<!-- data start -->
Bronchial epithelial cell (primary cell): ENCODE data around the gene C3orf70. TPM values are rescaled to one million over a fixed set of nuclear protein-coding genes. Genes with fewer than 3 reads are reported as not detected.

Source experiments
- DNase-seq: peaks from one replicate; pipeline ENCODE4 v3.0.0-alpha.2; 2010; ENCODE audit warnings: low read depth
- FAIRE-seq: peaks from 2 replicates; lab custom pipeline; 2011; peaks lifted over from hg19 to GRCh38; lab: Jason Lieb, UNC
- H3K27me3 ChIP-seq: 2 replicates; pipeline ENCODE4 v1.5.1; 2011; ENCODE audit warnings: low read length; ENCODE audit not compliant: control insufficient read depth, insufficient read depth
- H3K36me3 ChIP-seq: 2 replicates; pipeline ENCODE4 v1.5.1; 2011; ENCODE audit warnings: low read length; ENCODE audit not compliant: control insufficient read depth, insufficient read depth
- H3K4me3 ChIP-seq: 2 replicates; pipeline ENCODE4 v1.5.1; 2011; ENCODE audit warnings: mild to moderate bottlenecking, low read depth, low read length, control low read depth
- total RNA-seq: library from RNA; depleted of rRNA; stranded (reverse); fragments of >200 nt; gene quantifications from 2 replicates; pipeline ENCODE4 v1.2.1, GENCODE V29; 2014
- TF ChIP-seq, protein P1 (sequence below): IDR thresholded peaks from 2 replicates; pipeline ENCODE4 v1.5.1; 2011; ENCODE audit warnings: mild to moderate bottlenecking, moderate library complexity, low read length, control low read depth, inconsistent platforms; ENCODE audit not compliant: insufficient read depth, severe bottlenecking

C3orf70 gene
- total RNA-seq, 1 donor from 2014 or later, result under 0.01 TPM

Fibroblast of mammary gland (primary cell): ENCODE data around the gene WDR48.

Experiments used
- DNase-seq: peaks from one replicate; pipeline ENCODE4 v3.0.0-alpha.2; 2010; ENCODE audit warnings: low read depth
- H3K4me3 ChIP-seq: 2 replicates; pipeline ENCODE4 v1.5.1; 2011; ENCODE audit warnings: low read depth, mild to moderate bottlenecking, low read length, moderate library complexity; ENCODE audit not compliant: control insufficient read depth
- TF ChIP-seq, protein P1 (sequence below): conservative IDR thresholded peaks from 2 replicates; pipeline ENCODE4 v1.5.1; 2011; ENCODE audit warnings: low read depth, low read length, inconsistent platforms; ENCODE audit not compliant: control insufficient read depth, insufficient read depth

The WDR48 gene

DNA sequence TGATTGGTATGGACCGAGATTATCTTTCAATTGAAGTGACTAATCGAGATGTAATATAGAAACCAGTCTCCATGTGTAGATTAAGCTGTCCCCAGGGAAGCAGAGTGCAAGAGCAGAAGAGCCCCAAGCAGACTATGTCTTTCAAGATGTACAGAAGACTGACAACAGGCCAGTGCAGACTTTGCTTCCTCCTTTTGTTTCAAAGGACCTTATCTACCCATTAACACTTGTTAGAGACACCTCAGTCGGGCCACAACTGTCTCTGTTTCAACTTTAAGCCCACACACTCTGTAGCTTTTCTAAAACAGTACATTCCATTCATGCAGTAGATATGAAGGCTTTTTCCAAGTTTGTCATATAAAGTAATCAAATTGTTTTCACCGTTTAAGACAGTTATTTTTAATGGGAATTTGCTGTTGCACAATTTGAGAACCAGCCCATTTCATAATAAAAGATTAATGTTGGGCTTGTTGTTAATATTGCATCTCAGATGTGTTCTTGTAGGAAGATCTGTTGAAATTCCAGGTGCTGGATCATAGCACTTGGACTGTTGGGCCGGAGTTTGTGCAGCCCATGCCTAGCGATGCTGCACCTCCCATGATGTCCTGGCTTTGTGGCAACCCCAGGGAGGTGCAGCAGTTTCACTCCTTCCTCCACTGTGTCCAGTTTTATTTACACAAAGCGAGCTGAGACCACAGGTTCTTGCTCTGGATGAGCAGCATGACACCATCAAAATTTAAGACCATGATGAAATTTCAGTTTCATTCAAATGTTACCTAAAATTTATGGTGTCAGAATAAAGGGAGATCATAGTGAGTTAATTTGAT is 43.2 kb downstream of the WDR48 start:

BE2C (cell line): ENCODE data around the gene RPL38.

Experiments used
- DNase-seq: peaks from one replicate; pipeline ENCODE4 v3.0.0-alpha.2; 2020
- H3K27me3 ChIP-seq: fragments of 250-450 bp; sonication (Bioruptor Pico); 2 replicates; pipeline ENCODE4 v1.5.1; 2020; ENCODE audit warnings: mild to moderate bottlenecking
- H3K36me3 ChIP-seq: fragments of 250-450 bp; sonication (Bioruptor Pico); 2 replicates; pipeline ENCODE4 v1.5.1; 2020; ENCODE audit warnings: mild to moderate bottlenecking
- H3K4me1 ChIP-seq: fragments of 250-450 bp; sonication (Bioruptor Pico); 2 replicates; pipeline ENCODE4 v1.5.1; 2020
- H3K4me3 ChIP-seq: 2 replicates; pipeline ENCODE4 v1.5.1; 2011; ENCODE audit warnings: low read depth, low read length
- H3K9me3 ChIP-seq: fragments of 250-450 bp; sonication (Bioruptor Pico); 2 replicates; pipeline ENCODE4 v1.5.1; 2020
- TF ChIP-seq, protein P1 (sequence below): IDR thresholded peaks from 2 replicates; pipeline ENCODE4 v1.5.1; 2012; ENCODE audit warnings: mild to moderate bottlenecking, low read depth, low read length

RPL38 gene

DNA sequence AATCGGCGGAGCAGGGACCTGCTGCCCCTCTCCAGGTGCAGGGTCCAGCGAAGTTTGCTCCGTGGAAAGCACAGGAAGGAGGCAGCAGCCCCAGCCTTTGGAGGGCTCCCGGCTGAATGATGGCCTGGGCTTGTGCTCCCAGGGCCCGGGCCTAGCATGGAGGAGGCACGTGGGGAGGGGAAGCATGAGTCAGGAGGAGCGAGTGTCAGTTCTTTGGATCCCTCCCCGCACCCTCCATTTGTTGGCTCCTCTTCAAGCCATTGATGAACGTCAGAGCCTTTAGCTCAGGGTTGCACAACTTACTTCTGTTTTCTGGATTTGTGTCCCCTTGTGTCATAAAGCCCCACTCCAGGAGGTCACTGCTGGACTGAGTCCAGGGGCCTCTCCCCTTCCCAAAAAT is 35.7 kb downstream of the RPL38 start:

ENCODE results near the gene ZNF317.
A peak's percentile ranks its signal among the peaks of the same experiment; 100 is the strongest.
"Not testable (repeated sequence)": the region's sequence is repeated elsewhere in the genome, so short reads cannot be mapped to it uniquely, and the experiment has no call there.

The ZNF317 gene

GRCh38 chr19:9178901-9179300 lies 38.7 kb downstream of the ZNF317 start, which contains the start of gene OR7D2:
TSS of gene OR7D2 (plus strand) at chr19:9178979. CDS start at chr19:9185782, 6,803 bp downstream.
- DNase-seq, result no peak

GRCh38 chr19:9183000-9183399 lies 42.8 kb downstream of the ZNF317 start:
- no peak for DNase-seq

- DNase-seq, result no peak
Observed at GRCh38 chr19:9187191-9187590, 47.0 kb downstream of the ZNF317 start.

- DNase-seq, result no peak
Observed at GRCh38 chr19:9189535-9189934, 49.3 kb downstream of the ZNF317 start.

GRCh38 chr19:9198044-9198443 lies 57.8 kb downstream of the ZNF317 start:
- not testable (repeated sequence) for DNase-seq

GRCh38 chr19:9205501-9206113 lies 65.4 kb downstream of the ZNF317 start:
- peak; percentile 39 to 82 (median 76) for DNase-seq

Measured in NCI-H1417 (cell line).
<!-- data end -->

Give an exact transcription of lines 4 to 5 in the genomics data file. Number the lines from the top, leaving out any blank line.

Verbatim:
- FAIRE-seq: peaks from 2 replicates; lab custom pipeline; 2011; peaks lifted over from hg19 to GRCh38; lab: Jason Lieb, UNC
- H3K27me3 ChIP-seq: 2 replicates; pipeline ENCODE4 v1.5.1; 2011; ENCODE audit warnings: low read length; ENCODE audit not compliant: control insufficient read depth, insufficient read depth